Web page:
Xinjiang's Kuqa ramps up efforts to preserve, utilize historical resources

Kuqa city in Aksu prefecture, northwest China's Xinjiang Uygur autonomous region, was known as Kucha in ancient times

Xinjiang's Kuqa ramps up efforts to preserve, utilize historical resources
An acrobatics performance is staged near a scenic spot in Kuqa, northwest China's Xinjiang Uygur autonomous region. (Photo by Yuan Huanhuan/People's Daily Online)

Estimated reading time: 5 minutes

By Yang Mingfang, Li Yanan, People's Daily

It was home to the Anxi Protectorate, or the Protectorate to Pacify the West, in the Tang Dynasty (618-907), as well as an important transportation hub along the ancient Silk Road.

As one of the historical and cultural cities that boast the longest history and richest historical and cultural relics in Xinjiang, Kuqa is hailed as an "open-air museum."

In recent years, the city has leveraged its local features and adopted innovative approaches to promote the protection and utilization of its historical resources, managing to preserve its historical charm while effectively utilizing its resources.

With a history of over 2,000 years, Kuqa is home to numerous historical, artistic, and scientific treasures, including ancient dwellings and old buildings. The local government has been committed to the restoration of culturally significant old houses.

In 2023, Kuqa launched a campaign to "save the old houses," in which Tsinghua Heritage Institute for Digitization (THID), a Beijing-based institute focusing on conservation, interpretation, presentation, digitization and communication of cultural heritage, conducted a comprehensive survey of all ancient dwellings in the old towns of the city.

The campaign invited renowned Chinese experts in cultural heritage conservation to train local traditional craftsmen, so as to improve their skills, pass down traditional techniques and provide support to the restoration and preservation of ancient dwellings.

He Yan, a cultural heritage conservation expert and THID director, told People's Daily that the campaign has been joined by more than 150 local traditional craftsmen since its launch.

"This campaign follows the principle of minimal intervention, using original craftsmanship and materials for restoration. It also adopts targeted repair methods based on the value, cultural environment, and historical significance of each old house," He explained.

Gen-Zer Yusupjan Asen returned to his hometown after graduating from university last year. Upon learning about the campaign, he immediately signed up for it as he had learned woodworking from his father since childhood.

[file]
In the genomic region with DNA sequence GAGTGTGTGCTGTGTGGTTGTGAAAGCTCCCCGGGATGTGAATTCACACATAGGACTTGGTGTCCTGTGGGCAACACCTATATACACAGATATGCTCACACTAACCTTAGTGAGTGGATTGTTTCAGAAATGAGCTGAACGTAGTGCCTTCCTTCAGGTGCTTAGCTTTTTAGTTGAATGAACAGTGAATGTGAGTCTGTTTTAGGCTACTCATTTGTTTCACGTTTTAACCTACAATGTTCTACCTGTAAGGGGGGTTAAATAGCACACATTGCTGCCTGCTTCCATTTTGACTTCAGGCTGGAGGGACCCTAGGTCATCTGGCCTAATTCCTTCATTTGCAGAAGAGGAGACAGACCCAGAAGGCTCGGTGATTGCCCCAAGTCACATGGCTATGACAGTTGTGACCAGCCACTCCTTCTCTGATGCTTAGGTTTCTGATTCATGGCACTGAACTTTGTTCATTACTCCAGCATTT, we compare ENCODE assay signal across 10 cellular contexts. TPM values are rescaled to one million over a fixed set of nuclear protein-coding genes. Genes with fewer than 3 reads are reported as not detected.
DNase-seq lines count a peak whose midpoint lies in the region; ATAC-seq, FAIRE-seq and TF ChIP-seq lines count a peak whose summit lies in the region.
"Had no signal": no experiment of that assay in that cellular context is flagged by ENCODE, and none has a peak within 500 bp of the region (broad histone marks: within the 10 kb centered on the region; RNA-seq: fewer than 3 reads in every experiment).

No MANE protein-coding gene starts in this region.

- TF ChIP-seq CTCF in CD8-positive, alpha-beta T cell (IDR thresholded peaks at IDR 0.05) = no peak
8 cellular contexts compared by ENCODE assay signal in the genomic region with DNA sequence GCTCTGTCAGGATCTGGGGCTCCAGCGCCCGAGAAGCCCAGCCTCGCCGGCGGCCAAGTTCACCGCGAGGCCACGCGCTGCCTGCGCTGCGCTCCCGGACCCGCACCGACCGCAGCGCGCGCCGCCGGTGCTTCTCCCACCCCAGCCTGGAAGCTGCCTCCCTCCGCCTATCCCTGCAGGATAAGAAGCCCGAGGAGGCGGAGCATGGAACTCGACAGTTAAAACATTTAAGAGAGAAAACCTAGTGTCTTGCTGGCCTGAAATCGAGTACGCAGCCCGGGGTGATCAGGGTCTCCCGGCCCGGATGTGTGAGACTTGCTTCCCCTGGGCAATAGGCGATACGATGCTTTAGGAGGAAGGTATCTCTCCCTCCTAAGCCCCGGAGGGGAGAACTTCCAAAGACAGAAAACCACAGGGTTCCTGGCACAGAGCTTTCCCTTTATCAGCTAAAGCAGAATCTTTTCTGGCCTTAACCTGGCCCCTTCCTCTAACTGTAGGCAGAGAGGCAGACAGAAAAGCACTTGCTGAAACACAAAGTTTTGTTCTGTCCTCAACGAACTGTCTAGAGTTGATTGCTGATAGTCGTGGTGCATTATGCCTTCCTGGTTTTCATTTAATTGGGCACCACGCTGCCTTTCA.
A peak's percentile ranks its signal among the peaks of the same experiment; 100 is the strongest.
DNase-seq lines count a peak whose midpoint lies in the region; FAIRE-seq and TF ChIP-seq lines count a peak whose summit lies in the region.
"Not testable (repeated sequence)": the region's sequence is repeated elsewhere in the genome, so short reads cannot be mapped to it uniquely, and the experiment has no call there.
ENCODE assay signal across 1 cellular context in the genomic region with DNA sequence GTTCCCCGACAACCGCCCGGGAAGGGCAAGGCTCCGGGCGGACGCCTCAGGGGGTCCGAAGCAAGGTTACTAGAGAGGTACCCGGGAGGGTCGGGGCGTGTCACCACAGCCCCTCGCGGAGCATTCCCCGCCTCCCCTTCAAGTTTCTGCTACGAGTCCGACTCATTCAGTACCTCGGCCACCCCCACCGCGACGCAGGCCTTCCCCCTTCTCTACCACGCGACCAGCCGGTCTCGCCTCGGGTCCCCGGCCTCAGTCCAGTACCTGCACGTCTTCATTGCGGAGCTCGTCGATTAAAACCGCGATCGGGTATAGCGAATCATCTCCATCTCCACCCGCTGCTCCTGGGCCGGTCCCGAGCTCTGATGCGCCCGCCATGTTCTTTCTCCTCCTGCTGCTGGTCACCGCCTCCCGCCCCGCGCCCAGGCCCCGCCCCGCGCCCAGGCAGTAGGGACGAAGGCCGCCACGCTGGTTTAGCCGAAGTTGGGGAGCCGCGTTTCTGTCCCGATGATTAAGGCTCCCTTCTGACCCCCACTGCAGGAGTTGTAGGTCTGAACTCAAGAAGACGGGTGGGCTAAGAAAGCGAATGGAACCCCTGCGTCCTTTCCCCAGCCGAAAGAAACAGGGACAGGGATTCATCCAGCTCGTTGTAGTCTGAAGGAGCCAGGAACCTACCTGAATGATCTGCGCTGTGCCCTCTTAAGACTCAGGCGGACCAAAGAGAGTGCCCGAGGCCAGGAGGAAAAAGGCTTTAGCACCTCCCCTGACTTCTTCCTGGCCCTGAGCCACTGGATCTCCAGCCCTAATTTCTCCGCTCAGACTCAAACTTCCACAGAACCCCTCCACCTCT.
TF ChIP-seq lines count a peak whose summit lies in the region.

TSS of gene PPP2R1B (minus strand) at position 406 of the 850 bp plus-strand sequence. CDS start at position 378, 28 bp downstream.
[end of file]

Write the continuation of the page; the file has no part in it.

"As witnesses to history and carriers of culture, ancient dwellings bear the historical memory of ethnic integration. It was my first formal experience in old house restoration, and I realized that it is quite challenging to repair houses, especially ancient dwellings. We needed to ensure safety while preserving the traditional patterns, designs, and styles," said Yusupjan Asen.

In Sakesake neighborhood, Kuqiairike community of Kuqa, there is a Kucha Alley, which exudes the folk charm of ethnic minorities at every turn, such as the umbrellas made of Etles silk hung above residential houses and the vibrantly patterned doors of these houses, drawing in visitors from near and far.

Kuqa boasts five historical and cultural blocks, and since 2023, the city has ramped up efforts to upgrade them. Taking a "renovation without demolition" approach, the city revitalized these historical areas by improving basic infrastructure like water and power supply, while also cultivating hubs for cultural tourism and shopping.

Mairan Nur runs a grocery shop in the Kucha Alley. "The environment here has really improved. There are more tourists nowadays. Coffee shops and bubble tea shops have opened up, and many locals have set up stalls or businesses right outside their houses," Mairan Nur told People's Daily.

Kuqa sanam, an ethnic music and dance widespread among the Uygur people in Kuqa, has been listed as a national-level intangible cultural heritage item. It is a demanding dance with stringent requirements. In the 1990s, as the older generation of dancers passed away, the inheritance of this art form encountered challenges.

Local authorities redoubled their efforts to protect intangible cultural heritage, emphasizing the importance to identify, study, preserve, and inherit these traditions. This rekindled enthusiasm and passion for learning and performing the dance among the youth. In 2012, Nasir Nusur, a folk dancer from Kuqa, was recognized as a national-level inheritor of Kuqa sanam. To date, he has trained over 500 apprentices, breathing new life into this precious dance art.

This is just one example among many. In recent years, Kuqa has made tremendous efforts to preserve its intangible cultural heritage. The region now boasts 146 intangible cultural heritage items, including two at the national level, and there are over 500 inheritors of them. Local authorities have boosted the enthusiasm of these inheritors through dedicated funding, performances, and subsidies. Additionally, a master-apprentice model is attracting more and more young people to join the ranks of cultural preservation.

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